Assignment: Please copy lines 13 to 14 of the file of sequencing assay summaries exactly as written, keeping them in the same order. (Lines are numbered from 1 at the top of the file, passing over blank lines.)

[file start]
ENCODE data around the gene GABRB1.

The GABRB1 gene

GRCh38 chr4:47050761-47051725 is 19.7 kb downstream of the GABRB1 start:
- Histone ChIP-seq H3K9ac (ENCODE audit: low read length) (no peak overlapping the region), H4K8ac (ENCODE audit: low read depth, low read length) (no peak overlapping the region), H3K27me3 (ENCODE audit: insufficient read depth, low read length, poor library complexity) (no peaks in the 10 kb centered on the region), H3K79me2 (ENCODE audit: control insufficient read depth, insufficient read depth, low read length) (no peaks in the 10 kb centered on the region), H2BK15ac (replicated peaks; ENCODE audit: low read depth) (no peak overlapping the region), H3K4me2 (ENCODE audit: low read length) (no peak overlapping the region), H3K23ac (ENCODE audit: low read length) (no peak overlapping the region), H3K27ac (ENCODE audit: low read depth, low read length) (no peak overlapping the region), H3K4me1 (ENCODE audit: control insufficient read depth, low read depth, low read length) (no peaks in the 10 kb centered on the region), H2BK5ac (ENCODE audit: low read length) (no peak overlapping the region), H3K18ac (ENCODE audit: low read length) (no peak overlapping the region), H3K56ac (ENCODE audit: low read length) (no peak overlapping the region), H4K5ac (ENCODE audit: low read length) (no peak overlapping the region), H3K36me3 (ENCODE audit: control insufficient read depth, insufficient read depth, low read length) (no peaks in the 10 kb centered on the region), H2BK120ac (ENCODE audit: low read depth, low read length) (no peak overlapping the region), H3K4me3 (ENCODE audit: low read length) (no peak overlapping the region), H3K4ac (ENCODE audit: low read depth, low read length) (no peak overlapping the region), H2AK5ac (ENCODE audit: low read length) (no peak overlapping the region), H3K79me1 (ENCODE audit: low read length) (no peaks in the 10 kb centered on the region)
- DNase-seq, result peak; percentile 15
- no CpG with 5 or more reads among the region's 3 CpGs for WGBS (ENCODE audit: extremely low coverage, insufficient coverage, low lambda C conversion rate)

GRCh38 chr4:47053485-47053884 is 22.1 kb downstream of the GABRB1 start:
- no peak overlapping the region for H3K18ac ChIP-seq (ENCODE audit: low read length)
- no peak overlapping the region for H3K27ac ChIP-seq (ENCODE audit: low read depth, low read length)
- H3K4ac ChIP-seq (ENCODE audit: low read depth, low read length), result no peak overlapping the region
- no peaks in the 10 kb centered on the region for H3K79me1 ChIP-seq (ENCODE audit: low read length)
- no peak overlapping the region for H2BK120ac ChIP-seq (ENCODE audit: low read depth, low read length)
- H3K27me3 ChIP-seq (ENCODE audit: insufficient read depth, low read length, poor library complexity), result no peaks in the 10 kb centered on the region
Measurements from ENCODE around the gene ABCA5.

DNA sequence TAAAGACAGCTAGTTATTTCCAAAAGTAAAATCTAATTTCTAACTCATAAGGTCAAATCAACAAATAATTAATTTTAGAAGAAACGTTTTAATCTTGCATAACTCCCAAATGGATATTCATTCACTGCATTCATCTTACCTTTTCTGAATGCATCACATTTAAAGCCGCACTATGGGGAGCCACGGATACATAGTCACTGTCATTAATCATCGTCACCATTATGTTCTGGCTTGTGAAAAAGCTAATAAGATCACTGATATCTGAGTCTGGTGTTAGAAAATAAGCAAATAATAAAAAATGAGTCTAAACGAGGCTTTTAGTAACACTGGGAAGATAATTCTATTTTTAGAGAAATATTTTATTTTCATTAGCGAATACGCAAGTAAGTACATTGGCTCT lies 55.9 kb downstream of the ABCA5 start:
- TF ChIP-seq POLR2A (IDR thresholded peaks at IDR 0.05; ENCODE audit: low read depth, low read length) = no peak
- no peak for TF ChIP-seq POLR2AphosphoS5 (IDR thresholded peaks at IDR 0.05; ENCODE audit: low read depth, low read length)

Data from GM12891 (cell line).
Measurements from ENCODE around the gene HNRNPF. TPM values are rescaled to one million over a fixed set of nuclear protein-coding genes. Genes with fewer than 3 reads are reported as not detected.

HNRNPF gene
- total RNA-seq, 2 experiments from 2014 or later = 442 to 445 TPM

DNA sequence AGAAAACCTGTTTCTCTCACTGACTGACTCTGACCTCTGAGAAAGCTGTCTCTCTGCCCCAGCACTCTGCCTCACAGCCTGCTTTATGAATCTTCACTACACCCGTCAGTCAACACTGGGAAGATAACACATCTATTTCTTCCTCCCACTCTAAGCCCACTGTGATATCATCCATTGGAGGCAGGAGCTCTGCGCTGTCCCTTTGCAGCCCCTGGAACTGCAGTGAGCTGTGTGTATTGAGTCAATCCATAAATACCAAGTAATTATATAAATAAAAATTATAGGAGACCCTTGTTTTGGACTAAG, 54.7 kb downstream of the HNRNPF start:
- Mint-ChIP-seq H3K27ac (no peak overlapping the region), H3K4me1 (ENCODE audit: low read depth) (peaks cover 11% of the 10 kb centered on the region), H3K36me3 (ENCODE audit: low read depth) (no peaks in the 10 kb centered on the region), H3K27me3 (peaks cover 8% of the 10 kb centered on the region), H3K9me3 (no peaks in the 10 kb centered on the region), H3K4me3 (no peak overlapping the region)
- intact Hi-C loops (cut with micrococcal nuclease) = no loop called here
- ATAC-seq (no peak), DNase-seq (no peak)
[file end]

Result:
- H3K27me3 ChIP-seq (ENCODE audit: insufficient read depth, low read length, poor library complexity), result no peaks in the 10 kb centered on the region
Measurements from ENCODE around the gene ABCA5.